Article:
Allora – Global Mindset

What is a global mindset?

A global mindset is the ability to integrate everything you’ve learned about culture into your attitude and behaviors reflexively. Having the ability to read non verbal cues and interpreting and understanding the behavior allows you to effectively interact with people of different backgrounds from all around the world.


Let’s start with greetings. As we’ve discussed, there are different levels communication including indirect and direct as well as high and low context. In the U.S. it is very common to smile and say “hello” to passerbys. Here, this is not the case; but why is that? Take the example of peach cultures and coconut cultures. The peach will represent the U.S. and the coconut, Italy. A peach has a very soft outer shell with the seed in the middle. This represents the very friendly attitude of the U.S but at the same time their individualistic side; you may have a long conversation with your new neighbor, but it doesn’t necessarily mean you are friends. Where as in Italy they have their tough outer shell, but once you establish a relationship it is a long lasting relationship. They see no reason to greet people if they do not already have an established relationship. Therefore eye contact and greetings insinuate that you want to have a conversation or that you are being flirtatious. In the U.S. eye contact and smiling is just a way of being polite.

Also discussed earlier, is time orientation; American time versus Italian time. Italian time is IMG_0470laid back and not clearly defined, whereas American time is controlled and precise. In Italy, stores open later and close in the afternoon for a ‘siesta’ and then stay open much later in the evening. In the U.S. stores are open every day of the week from 9am to 9pm and most every holiday of the year. This does not mean that either view of time is better, just that it is different. In the U.S. you may be able to accomplish tasks quicker and fit more into a day. In Italy, you might get the chance to enjoy the last of the foam in your coffee or find your principe azzurro sulla pizza (prince charming). Neither view of time is better, they just hold different values.

Having a global mindset does not mean that you have to lose your values, just that you are learning from others. As girls we pay a lot of attention to fashion, and one of the things we recognized right away was that Italians are always dressed nicely no matter what time of day or where they are going. At home, we are all used to seeing and dressing in sweats for school or running errands and just not being overly concerned with what we are wearing. In the U.S. people may value other things over their appearance such as the kind of car they drive or the amount of things they can fit into a day. In Italy, however, life is a stage and your appearance is judged and appreciated by everyone. This stage idea is a cultural attitude that has been around since Pompeii. As a sign of wealth, Pompeian’s would have gardens that were visible from the street in their houses. If they were not that wealthy, they would often times paint a very realistic version of a garden that could be seen from the streets as a way to allude that they were wealthier than they were.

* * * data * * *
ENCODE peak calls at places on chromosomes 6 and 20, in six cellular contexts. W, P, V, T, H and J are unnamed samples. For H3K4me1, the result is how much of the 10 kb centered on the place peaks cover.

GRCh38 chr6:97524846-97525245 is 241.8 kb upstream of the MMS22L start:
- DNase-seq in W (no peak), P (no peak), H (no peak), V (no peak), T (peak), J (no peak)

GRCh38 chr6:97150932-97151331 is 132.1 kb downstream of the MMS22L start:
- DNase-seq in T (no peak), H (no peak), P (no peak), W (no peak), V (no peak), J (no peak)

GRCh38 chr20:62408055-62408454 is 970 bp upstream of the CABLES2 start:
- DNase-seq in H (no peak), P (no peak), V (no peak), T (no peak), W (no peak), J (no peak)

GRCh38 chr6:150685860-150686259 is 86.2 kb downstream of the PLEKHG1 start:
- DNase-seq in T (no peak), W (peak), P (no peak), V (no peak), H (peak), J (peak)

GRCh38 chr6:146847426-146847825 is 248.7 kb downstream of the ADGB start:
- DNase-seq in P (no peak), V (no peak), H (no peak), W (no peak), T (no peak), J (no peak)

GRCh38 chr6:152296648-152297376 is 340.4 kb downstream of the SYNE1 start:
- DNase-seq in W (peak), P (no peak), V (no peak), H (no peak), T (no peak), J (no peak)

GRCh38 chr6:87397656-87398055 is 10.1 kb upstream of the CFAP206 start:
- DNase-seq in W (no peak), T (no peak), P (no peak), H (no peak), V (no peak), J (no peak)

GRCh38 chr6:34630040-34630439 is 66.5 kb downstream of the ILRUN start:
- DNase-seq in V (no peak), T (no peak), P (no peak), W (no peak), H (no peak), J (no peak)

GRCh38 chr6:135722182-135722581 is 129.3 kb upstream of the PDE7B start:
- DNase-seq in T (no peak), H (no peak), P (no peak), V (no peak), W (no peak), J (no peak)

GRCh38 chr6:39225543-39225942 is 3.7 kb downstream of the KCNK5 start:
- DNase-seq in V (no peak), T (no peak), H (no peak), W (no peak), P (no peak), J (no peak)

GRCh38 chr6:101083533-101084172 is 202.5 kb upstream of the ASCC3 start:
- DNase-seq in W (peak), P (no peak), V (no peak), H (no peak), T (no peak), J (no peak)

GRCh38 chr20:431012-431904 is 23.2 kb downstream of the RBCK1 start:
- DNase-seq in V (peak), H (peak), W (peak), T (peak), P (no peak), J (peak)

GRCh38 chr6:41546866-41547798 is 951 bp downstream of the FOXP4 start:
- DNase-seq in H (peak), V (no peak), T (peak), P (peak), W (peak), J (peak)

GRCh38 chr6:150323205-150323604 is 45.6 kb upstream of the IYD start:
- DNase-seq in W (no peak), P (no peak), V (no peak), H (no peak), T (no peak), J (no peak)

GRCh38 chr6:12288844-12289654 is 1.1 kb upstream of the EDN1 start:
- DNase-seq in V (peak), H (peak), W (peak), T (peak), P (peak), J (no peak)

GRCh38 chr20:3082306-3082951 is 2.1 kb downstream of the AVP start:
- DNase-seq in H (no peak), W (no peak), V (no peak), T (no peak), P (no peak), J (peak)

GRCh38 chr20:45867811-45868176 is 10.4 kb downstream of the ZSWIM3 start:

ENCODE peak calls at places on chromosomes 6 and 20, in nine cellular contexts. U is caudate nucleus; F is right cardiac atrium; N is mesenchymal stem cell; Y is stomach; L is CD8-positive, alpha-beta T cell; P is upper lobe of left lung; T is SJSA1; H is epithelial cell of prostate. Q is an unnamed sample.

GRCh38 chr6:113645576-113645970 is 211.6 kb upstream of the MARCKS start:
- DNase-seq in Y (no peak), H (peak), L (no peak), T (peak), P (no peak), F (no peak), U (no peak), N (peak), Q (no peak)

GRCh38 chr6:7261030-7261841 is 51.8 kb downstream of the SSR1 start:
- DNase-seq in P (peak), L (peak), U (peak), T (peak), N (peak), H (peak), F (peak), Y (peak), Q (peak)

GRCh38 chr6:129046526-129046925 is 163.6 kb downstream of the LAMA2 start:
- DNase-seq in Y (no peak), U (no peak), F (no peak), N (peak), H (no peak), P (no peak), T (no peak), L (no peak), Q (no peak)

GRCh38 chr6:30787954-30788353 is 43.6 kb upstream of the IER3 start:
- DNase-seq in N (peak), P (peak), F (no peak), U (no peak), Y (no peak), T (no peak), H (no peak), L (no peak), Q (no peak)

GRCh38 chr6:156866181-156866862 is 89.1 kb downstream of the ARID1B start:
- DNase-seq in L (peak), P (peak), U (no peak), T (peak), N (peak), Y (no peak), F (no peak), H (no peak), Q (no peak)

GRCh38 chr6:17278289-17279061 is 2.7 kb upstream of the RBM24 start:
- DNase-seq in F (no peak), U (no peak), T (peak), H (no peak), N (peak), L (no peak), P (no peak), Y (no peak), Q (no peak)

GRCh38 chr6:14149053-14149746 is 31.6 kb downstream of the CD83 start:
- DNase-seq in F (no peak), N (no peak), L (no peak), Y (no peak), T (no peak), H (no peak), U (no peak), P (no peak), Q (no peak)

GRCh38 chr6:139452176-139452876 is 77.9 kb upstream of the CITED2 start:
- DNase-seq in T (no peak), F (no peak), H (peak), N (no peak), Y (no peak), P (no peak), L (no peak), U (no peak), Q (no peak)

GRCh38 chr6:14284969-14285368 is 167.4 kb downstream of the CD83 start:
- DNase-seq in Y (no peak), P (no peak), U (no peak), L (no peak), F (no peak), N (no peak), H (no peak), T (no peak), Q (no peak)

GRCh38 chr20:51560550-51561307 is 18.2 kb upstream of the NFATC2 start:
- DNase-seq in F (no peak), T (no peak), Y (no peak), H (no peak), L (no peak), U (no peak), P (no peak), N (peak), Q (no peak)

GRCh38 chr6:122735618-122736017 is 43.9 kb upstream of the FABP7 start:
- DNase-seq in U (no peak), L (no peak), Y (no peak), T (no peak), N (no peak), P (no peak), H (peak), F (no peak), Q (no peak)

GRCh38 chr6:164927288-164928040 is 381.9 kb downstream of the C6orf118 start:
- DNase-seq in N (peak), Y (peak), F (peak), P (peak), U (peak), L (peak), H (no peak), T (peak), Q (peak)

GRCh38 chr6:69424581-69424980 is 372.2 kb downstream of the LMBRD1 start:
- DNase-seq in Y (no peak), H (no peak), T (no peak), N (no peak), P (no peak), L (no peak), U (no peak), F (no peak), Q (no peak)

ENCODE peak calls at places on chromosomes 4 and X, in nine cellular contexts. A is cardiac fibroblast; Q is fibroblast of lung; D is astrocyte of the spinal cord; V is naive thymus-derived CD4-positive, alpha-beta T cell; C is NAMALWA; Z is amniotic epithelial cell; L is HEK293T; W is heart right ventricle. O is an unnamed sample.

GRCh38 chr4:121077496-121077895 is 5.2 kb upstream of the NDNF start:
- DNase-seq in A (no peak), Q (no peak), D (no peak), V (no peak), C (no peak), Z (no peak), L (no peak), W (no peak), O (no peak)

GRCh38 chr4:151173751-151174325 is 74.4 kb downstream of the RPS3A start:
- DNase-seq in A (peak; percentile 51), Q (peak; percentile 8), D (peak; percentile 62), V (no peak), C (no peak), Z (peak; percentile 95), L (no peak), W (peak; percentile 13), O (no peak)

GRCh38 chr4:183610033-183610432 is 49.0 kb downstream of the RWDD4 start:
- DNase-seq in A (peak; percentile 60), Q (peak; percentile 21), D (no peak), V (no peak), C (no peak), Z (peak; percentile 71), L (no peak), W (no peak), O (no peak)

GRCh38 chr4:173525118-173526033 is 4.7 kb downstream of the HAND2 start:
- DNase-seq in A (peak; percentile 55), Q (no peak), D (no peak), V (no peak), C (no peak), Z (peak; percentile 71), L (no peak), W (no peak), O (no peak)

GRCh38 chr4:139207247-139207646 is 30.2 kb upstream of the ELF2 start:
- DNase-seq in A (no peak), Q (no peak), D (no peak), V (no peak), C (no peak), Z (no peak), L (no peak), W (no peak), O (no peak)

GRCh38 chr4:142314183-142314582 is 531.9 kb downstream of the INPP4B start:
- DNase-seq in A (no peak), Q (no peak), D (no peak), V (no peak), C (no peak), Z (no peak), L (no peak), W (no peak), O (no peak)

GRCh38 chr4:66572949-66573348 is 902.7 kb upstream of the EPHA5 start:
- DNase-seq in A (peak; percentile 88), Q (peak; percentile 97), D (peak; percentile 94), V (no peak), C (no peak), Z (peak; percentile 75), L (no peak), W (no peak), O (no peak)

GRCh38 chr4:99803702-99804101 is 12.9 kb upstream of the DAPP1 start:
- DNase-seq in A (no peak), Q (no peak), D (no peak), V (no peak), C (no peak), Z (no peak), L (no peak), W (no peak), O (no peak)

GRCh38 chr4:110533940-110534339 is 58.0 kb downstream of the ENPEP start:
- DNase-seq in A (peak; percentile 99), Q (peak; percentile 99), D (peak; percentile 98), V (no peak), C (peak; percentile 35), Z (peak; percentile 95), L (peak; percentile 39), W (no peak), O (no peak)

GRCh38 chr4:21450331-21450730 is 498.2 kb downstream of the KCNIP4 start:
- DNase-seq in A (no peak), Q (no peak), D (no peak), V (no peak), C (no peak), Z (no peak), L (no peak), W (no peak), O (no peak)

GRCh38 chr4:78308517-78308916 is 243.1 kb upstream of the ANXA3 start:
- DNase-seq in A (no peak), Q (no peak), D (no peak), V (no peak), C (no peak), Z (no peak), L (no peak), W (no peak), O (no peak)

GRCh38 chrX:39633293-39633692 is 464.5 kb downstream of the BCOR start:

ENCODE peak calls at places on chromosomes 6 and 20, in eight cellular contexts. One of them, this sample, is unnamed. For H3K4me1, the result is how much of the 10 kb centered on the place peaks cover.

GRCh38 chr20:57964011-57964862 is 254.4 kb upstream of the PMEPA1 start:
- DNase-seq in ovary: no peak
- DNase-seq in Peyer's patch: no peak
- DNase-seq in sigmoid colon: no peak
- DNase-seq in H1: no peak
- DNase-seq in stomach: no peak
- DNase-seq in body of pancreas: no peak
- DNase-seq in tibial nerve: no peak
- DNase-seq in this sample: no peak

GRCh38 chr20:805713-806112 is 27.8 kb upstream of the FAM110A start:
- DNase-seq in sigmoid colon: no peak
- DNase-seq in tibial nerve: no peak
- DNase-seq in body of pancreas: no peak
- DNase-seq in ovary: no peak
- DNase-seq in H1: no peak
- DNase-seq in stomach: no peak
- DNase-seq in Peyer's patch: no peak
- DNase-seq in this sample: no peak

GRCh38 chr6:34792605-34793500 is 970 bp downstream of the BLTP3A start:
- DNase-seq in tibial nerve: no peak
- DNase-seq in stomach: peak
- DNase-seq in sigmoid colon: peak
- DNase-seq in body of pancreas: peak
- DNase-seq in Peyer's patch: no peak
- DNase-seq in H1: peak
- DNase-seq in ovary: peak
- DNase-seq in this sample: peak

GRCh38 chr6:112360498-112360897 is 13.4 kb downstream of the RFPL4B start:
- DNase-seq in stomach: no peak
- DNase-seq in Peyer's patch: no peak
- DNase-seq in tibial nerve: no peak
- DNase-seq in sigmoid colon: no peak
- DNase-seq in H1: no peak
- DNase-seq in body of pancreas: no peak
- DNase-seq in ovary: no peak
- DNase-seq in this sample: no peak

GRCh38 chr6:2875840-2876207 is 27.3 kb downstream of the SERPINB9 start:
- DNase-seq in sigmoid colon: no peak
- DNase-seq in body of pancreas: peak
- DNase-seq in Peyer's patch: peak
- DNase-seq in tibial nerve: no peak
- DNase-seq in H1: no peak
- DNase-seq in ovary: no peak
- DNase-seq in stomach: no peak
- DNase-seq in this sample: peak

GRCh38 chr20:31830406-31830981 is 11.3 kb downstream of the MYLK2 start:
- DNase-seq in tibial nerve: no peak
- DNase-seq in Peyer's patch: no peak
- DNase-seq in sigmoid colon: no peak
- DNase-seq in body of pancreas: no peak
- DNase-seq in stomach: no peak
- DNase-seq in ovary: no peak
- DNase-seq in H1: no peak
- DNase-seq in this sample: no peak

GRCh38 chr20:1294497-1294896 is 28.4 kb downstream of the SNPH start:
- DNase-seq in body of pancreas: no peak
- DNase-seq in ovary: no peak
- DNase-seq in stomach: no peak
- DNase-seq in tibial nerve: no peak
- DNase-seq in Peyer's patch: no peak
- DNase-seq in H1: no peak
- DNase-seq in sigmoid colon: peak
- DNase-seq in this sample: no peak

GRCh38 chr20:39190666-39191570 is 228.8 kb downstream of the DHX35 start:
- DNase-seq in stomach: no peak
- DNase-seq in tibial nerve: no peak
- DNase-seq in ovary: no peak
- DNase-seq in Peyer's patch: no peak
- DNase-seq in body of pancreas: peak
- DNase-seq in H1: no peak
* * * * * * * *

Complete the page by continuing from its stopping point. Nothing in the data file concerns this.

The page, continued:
Keep in mind that in times of stress, we revert back to our traditional styles. For example, iced coffeeafter a busy day in Naples, where we saw the New York side of Italy, we came back to Syrenuse (our breakfast bar) and ordered coffees/drinks that we practically inhaled as soon as they came. Italians take their time eating and drinking, so eating this quickly was a very American thing to do. We also ordered items that we were more familiar with, such as iced coffees (which are pretty unusual drinks for Italians). We had a long day in Napoli and we were all tired at the end of it which resulted in our reversion to our fast eating habits. Understanding that you revert to your traditional styles under stress, can help you adapt to cultural situations.